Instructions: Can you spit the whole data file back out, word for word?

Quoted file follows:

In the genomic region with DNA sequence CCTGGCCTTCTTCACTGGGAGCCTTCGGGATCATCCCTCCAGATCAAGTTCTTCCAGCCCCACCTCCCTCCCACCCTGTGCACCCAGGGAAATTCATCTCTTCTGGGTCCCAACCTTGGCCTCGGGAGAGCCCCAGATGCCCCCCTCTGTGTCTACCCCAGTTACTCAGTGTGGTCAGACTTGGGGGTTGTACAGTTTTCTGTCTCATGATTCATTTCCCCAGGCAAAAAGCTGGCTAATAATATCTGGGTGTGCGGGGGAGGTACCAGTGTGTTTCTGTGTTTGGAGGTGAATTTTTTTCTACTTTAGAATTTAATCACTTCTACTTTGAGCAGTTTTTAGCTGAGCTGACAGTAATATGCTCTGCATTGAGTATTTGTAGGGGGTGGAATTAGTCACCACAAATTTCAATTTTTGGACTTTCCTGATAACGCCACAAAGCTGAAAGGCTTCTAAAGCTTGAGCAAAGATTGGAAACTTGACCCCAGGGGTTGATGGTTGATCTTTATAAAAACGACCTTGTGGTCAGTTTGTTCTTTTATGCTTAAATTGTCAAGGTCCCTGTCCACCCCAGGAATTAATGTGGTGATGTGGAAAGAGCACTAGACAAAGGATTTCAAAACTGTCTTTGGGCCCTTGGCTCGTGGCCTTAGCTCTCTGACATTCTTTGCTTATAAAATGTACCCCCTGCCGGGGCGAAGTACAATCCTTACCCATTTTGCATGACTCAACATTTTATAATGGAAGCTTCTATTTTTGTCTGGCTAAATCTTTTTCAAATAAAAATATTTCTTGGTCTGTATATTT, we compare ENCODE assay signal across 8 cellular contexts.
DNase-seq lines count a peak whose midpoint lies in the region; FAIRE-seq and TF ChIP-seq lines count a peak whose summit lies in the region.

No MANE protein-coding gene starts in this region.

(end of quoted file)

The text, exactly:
In the genomic region with DNA sequence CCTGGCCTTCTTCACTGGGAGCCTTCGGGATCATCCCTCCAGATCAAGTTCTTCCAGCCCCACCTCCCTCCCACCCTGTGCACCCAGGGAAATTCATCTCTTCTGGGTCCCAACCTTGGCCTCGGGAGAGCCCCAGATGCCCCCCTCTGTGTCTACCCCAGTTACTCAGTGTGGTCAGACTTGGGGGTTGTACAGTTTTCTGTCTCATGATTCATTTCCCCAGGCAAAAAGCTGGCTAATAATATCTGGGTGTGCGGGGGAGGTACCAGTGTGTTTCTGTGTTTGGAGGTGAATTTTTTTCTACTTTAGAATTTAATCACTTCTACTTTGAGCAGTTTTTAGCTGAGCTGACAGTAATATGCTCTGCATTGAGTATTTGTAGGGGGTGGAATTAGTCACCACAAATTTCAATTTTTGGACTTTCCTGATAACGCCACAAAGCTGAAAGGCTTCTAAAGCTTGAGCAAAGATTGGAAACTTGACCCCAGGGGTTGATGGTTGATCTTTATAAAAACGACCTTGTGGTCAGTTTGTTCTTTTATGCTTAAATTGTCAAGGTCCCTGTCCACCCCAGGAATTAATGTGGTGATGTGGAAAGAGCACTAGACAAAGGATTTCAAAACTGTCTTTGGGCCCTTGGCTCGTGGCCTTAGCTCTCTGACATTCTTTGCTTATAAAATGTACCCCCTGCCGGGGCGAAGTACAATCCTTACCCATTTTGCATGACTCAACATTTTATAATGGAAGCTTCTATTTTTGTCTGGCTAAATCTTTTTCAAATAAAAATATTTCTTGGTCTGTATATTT, we compare ENCODE assay signal across 8 cellular contexts.
DNase-seq lines count a peak whose midpoint lies in the region; FAIRE-seq and TF ChIP-seq lines count a peak whose summit lies in the region.

No MANE protein-coding gene starts in this region.